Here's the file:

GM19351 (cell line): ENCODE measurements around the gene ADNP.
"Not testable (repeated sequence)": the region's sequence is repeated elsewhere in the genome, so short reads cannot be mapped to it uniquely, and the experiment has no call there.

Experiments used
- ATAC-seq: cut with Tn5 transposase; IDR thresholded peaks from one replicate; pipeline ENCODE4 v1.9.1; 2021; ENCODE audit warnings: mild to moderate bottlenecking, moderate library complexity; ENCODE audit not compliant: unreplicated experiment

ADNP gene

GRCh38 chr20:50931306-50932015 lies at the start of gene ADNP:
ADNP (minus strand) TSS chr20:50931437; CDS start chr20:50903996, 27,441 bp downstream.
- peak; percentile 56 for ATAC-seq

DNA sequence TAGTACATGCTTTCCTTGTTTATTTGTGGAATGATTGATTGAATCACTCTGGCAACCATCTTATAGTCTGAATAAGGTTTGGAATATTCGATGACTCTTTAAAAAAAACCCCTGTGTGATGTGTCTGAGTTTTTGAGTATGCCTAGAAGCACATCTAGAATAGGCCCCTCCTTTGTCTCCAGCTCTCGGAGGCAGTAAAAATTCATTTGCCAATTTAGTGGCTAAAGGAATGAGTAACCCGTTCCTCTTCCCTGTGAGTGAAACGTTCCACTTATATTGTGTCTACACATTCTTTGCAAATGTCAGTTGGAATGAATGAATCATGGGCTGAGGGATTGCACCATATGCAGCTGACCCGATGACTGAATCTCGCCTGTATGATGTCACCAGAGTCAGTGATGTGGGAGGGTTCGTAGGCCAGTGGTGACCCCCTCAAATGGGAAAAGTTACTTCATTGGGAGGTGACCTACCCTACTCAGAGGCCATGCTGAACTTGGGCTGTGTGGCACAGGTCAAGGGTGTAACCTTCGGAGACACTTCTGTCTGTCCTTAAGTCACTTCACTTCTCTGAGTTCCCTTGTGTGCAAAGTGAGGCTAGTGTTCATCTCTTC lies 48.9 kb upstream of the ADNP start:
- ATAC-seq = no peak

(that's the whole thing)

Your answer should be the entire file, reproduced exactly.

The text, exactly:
GM19351 (cell line): ENCODE measurements around the gene ADNP.
"Not testable (repeated sequence)": the region's sequence is repeated elsewhere in the genome, so short reads cannot be mapped to it uniquely, and the experiment has no call there.

Experiments used
- ATAC-seq: cut with Tn5 transposase; IDR thresholded peaks from one replicate; pipeline ENCODE4 v1.9.1; 2021; ENCODE audit warnings: mild to moderate bottlenecking, moderate library complexity; ENCODE audit not compliant: unreplicated experiment

ADNP gene

GRCh38 chr20:50931306-50932015 lies at the start of gene ADNP:
ADNP (minus strand) TSS chr20:50931437; CDS start chr20:50903996, 27,441 bp downstream.
- peak; percentile 56 for ATAC-seq

DNA sequence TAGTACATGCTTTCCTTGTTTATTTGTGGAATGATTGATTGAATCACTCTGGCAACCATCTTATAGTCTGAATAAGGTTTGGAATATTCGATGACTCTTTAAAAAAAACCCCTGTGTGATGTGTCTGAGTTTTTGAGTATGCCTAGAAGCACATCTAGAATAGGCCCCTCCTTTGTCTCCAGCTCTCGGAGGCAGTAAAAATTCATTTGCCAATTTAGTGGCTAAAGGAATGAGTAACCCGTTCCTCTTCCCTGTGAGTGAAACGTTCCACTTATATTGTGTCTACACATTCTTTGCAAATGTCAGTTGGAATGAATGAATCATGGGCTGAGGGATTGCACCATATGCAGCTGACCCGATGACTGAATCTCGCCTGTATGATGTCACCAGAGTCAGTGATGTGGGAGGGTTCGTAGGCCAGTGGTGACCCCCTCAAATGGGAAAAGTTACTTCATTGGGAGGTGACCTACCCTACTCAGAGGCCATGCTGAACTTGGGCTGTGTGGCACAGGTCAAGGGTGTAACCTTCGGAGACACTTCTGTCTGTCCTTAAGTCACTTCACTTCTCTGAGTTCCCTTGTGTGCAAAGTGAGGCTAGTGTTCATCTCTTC lies 48.9 kb upstream of the ADNP start:
- ATAC-seq = no peak